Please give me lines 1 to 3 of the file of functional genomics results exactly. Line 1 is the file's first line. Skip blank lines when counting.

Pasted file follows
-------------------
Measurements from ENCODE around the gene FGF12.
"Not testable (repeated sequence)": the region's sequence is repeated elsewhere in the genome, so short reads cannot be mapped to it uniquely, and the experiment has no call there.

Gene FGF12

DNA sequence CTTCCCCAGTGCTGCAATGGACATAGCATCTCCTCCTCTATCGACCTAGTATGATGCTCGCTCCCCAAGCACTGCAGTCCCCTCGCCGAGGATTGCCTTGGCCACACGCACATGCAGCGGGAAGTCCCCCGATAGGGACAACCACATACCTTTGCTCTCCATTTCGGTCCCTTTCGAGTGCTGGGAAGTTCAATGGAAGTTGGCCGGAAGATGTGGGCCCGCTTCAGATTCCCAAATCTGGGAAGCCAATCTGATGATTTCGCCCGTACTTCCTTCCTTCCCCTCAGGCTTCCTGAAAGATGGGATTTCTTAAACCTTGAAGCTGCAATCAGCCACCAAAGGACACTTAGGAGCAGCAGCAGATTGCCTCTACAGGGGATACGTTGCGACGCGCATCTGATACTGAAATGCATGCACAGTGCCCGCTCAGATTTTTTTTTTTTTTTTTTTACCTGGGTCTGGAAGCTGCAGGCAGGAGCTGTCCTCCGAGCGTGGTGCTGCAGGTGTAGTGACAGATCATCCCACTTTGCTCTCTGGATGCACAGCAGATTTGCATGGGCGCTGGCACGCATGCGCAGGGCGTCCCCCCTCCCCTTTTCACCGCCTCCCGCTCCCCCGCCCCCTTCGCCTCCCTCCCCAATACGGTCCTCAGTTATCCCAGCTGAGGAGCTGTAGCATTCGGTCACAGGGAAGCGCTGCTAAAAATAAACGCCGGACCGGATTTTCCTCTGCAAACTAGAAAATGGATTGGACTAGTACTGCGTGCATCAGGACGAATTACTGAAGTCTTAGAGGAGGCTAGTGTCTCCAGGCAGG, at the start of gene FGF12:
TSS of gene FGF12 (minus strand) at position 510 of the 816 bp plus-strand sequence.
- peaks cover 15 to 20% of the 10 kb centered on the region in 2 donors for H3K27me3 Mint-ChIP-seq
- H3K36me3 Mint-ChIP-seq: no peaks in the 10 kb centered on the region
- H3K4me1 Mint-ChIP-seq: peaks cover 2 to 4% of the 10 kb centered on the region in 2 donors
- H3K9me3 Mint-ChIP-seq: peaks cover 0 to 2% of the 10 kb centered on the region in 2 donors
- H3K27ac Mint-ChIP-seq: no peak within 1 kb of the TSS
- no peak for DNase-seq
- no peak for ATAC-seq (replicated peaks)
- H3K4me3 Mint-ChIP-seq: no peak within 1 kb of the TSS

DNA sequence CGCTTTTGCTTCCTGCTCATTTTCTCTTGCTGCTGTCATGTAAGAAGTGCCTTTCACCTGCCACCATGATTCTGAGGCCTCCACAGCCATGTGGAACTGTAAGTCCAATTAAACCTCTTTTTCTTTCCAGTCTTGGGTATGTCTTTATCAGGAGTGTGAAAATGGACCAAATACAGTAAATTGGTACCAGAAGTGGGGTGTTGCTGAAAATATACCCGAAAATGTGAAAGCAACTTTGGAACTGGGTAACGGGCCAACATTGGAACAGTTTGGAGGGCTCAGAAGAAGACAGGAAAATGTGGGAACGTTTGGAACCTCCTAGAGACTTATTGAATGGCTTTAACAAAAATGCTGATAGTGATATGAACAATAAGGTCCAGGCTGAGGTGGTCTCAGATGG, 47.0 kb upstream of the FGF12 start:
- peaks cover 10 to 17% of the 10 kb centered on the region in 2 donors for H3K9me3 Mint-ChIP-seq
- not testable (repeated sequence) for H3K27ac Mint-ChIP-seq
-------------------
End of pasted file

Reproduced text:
Measurements from ENCODE around the gene FGF12.
"Not testable (repeated sequence)": the region's sequence is repeated elsewhere in the genome, so short reads cannot be mapped to it uniquely, and the experiment has no call there.

Gene FGF12